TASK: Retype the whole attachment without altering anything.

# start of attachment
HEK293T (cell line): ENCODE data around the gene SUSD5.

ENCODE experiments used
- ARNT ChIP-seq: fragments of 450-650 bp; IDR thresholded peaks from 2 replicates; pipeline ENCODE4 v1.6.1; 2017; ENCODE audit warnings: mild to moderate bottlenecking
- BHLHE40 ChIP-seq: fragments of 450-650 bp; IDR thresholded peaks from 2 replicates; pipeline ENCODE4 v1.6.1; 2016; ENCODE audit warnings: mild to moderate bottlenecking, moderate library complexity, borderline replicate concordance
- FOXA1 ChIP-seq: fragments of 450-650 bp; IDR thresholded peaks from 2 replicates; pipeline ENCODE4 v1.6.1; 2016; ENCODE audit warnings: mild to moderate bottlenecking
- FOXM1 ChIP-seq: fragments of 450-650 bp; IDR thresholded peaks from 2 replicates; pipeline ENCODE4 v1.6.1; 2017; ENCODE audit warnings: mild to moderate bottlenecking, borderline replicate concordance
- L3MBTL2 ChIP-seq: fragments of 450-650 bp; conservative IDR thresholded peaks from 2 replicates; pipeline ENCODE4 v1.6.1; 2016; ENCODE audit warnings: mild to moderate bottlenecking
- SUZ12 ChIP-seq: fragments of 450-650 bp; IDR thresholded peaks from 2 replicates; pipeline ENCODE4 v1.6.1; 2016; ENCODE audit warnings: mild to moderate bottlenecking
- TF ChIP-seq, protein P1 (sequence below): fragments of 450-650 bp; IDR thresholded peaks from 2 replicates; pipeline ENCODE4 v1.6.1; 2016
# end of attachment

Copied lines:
HEK293T (cell line): ENCODE data around the gene SUSD5.

ENCODE experiments used
- ARNT ChIP-seq: fragments of 450-650 bp; IDR thresholded peaks from 2 replicates; pipeline ENCODE4 v1.6.1; 2017; ENCODE audit warnings: mild to moderate bottlenecking
- BHLHE40 ChIP-seq: fragments of 450-650 bp; IDR thresholded peaks from 2 replicates; pipeline ENCODE4 v1.6.1; 2016; ENCODE audit warnings: mild to moderate bottlenecking, moderate library complexity, borderline replicate concordance
- FOXA1 ChIP-seq: fragments of 450-650 bp; IDR thresholded peaks from 2 replicates; pipeline ENCODE4 v1.6.1; 2016; ENCODE audit warnings: mild to moderate bottlenecking
- FOXM1 ChIP-seq: fragments of 450-650 bp; IDR thresholded peaks from 2 replicates; pipeline ENCODE4 v1.6.1; 2017; ENCODE audit warnings: mild to moderate bottlenecking, borderline replicate concordance
- L3MBTL2 ChIP-seq: fragments of 450-650 bp; conservative IDR thresholded peaks from 2 replicates; pipeline ENCODE4 v1.6.1; 2016; ENCODE audit warnings: mild to moderate bottlenecking
- SUZ12 ChIP-seq: fragments of 450-650 bp; IDR thresholded peaks from 2 replicates; pipeline ENCODE4 v1.6.1; 2016; ENCODE audit warnings: mild to moderate bottlenecking
- TF ChIP-seq, protein P1 (sequence below): fragments of 450-650 bp; IDR thresholded peaks from 2 replicates; pipeline ENCODE4 v1.6.1; 2016